Confused. Disoriented. Panic-stricken, he forces the door open only to face a concrete wall obstructing his only way out. 34-year-old Nicholas White is essentially left for dead with no water, food or means of communication. Cut off from the rest of the world, a pack of Rolaids is his only sustenance for the next 41 hours. Where is Nicholas White? In between floors of his Manhattan office building: stuck on an elevator.
Elevators [el-uh-vey-ters]: noun—compact 4.5-by-6 foot microcosms. Statistics show that during elevator interruptions from outside life, fiascos such as White’s happen rarely in the U.S. About 30 elevator fatalities and 17,100 elevator-related injuries occur each year. In addition to these terrifying possibilities, personal interactions within elevators are almost always painfully awkward. Is it possible that, contrary to popular perception, elevator interactions can be socially nonabrasive?
Media portrayals of elevator run-ins are almost always represented in a negative, albeit usually humorous light. From uncomfortable conversations with strangers to hostile confrontations, and let’s not forget awkward hook-ups, the producers of Spiderman 2, The Fresh Prince of Bel Air and Grey’s Anatomy have contributed to the negative image of elevators. When Cory Matthews from Boy Meets World finds himself at a crossroads in life, his devastating nightmares center around the elevator outside his college dorm room. Portraying his confused emotional state by depicting dream-Cory shoving his friends and family down an elevator shaft is terrifying, to say the least.
Additionally, the American audience has repeatedly been shown scenes of women giving birth in defective elevators. It’s surprising we haven’t mandated disclaimers warning the public of the imminent dangers we face by stepping foot into these shady, unpredictable contraptions. Although the fear of elevators remains unnamed, those people constantly in frantic search for a flight of stairs cannot be ignored. For them, the “In case of fire, use stairs” sign might as well read, “To prolong life, use stairs.”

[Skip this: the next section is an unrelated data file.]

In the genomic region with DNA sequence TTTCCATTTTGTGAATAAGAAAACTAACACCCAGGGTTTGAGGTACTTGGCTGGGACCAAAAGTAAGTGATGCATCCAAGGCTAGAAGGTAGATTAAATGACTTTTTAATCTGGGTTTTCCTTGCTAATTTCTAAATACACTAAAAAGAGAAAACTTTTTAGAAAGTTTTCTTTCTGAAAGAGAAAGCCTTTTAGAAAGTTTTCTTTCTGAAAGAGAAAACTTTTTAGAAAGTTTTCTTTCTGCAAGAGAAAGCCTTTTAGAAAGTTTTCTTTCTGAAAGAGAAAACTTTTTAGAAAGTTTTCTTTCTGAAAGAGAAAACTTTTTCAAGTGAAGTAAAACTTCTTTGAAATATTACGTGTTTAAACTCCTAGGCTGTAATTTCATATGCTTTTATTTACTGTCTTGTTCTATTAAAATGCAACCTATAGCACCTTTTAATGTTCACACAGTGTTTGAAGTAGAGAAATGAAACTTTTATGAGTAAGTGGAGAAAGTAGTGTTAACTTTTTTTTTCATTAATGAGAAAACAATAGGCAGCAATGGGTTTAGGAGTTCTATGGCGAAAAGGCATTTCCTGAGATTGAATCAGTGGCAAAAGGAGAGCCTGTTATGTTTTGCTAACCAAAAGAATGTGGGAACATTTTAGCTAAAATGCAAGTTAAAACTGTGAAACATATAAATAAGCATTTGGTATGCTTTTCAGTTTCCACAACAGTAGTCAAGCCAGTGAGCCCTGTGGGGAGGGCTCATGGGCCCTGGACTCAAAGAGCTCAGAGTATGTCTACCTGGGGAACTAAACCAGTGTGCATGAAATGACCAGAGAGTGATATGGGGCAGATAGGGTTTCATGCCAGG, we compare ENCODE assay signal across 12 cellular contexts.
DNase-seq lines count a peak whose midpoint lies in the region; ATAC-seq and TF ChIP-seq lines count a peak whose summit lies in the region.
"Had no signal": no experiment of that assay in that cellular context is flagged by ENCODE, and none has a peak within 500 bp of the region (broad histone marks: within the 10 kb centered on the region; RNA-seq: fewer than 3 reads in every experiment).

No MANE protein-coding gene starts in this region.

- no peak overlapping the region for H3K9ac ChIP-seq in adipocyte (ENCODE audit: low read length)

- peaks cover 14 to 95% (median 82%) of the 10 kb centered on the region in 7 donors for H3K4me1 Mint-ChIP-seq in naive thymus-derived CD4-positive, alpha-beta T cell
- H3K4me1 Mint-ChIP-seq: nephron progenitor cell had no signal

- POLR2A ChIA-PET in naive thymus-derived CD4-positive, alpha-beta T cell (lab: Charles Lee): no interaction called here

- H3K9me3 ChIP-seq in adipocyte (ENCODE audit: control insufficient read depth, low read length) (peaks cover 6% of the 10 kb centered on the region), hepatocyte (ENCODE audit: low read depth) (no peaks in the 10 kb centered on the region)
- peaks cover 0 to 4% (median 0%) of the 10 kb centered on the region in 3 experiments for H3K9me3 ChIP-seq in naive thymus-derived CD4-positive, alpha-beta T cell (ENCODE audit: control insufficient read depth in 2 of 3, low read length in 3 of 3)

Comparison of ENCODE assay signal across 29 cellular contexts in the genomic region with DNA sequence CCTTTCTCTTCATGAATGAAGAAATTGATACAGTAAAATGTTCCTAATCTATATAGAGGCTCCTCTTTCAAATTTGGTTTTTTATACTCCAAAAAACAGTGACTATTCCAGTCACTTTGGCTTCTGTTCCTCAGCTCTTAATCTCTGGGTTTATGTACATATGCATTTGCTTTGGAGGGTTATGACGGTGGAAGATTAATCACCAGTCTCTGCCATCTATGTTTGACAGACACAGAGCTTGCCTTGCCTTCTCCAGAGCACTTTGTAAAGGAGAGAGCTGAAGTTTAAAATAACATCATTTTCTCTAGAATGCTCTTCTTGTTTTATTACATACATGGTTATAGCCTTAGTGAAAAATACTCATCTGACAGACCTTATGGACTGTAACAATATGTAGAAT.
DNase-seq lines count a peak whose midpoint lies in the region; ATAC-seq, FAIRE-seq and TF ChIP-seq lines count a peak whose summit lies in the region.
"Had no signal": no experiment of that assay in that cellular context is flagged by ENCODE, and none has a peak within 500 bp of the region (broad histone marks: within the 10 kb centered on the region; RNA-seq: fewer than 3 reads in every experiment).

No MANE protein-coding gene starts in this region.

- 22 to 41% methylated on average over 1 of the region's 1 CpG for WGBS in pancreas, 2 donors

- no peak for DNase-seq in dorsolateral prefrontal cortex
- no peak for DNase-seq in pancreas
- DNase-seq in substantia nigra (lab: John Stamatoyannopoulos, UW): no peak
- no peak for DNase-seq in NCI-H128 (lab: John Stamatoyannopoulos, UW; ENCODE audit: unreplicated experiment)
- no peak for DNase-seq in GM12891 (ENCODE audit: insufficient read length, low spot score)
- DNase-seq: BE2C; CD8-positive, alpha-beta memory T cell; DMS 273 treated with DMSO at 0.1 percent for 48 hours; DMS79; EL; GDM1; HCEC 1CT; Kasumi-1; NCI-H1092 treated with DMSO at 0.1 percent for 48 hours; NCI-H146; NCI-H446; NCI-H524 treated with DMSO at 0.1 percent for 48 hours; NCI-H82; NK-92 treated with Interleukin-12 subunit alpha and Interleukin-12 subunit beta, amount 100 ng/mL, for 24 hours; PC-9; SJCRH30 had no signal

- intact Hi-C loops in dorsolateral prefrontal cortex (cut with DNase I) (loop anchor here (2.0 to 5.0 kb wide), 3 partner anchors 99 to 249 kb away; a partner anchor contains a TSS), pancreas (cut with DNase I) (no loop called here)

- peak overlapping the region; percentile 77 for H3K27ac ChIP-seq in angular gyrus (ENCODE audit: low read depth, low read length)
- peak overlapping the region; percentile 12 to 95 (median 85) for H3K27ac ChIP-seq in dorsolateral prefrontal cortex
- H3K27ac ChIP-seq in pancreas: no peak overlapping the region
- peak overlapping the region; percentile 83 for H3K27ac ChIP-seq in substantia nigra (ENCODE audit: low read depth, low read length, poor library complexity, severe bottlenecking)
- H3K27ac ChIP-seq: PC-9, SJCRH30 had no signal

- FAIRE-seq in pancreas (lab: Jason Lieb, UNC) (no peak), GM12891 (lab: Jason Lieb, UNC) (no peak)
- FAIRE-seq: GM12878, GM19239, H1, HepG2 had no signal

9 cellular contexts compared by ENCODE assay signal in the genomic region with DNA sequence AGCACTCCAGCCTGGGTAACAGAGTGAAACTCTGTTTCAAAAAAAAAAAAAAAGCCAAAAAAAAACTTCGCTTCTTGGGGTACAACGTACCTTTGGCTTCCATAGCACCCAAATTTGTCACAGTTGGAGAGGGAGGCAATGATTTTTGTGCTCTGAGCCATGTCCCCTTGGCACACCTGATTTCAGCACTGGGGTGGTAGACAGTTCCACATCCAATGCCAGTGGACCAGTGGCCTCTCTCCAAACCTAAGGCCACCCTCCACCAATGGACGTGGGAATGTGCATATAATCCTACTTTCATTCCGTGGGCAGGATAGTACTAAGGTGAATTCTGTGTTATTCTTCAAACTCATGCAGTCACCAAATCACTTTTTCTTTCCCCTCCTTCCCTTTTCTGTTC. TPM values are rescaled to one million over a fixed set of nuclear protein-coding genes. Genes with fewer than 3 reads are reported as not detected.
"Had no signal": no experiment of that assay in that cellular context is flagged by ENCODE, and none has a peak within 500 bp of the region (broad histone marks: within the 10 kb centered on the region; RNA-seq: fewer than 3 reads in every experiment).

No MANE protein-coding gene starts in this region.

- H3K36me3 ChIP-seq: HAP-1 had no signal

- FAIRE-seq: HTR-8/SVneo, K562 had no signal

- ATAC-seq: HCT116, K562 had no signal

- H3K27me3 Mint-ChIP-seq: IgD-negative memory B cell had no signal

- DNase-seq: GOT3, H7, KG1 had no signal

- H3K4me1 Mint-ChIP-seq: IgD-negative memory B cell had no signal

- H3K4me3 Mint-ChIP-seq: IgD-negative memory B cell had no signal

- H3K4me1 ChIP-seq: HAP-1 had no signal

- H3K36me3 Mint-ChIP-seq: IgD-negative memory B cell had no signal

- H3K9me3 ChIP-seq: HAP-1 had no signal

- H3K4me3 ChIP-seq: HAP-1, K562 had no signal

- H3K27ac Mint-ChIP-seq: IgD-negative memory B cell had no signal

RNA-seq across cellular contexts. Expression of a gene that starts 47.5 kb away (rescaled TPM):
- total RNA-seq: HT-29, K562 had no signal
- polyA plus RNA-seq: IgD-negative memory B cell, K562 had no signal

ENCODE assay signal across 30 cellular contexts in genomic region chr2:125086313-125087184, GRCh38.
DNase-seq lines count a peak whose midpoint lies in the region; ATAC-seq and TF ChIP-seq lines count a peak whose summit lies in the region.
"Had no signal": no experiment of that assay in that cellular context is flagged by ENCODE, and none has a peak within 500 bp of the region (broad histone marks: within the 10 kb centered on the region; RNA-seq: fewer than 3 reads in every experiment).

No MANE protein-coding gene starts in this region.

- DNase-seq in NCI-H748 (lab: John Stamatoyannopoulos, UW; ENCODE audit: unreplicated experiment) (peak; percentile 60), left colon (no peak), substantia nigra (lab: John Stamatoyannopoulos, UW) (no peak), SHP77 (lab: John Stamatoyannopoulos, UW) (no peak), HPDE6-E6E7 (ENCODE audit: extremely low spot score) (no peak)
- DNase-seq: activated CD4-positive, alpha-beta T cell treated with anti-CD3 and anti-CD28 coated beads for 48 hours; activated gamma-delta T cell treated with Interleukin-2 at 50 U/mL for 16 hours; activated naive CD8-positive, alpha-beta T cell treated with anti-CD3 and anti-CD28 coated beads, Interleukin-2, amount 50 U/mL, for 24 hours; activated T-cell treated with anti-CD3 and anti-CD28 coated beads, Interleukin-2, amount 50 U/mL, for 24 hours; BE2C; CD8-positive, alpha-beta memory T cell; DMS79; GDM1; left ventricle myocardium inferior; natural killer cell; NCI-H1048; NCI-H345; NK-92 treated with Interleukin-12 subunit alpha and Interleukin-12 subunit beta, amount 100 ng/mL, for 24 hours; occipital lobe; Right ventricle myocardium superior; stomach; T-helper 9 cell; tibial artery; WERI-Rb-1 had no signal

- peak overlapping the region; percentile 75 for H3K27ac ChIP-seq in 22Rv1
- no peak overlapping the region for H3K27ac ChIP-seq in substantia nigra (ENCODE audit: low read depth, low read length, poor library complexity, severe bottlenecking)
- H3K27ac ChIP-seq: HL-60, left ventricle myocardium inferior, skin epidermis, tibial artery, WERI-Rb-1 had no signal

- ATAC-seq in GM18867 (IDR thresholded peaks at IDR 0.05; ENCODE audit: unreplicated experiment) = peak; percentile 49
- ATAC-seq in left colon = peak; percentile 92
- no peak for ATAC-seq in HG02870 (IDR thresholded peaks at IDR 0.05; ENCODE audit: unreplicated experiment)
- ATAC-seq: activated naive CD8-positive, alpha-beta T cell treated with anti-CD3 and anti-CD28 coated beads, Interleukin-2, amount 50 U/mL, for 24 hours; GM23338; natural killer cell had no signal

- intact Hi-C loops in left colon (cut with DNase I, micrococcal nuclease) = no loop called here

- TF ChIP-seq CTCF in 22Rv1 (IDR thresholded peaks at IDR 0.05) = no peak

As if the risks of death and catastrophic medical emergencies are not enough to worry about, we must also adhere to a strict set of behavioral guidelines while immersed in the elevator experience. Melissa Dylan, a freelance writer hailing from Hawaii, has invented “The Ten Commandments of Elevator Manners.” Included are stipulations such as “thou shalt not fart,” “thou shall wait for empty carriage if thou is sick” and “thou shalt not carry on personal conversations, be they person-to-person or via cellular phone.”
Dylan’s commandments may have varying effects depending on the emotional state of a passenger. The guidelines may appease a germaphobic passenger. They may also serve to pacify a hyperactive elevator-goer or one who doesn’t function well in situations lacking rules or structure. However, throw these laws in the face of an already apprehensive rider and one can imagine the social chaos that may arise. We can only hope that passengers such as these have not taken to heart Cory Matthews’ subconscious response to social pressures.
While elevator rides may not be for the faint of heart, research has shown they, in fact, can be enjoyable experiences. On Ithaca College’s campus, students can be seen taking elevators and surviving to tell interesting tales. Freshman Kelsey Logan tells of an entertaining interaction she had while waiting for the elevator to arrive in Whalen. Logan, unaware of the college employee lurking in the shadows, attempted to redistribute a “wet floor” sign. After being immediately reprimanded for her intentions, she then endured a ride with said employee.
“It was the funniest and most awkward situation I’ve ever been in!” Logan said.
Sophomores Melissa and Michelle Montgomery were accompanying Logan on her adventure.
“I almost peed my pants!” Melissa said. Logan refers to Michelle as having been “facing the wall, shaking in a fit of laughter.”
Clearly the potential for disaster, emotional distress and even immense entertainment are present in any elevator experience. An uninhibited conversation may turn suddenly awkward when two people step out of a social gathering and into an elevator. Flirtatious gestures may turn into passionate physical contact. Likewise, a minor disagreement might transform into hostile confrontation.
There is no telling what will happen when we become socially isolated within the confines of such a microcosm. Thus, whether you abide by “The Ten Commandments of Elevator Manners” or take a more rebellious approach to elevator interactions, always keep in mind the looming consequences of temporarily disappearing from the world into a 4.5-by-6 foot transportation box.
Giana Porpiglia is a sophomore writing major. She’s an elevator survival expert and knows how to deliver babies in enclosed spaces. E-mail her at firstname.lastname@example.org.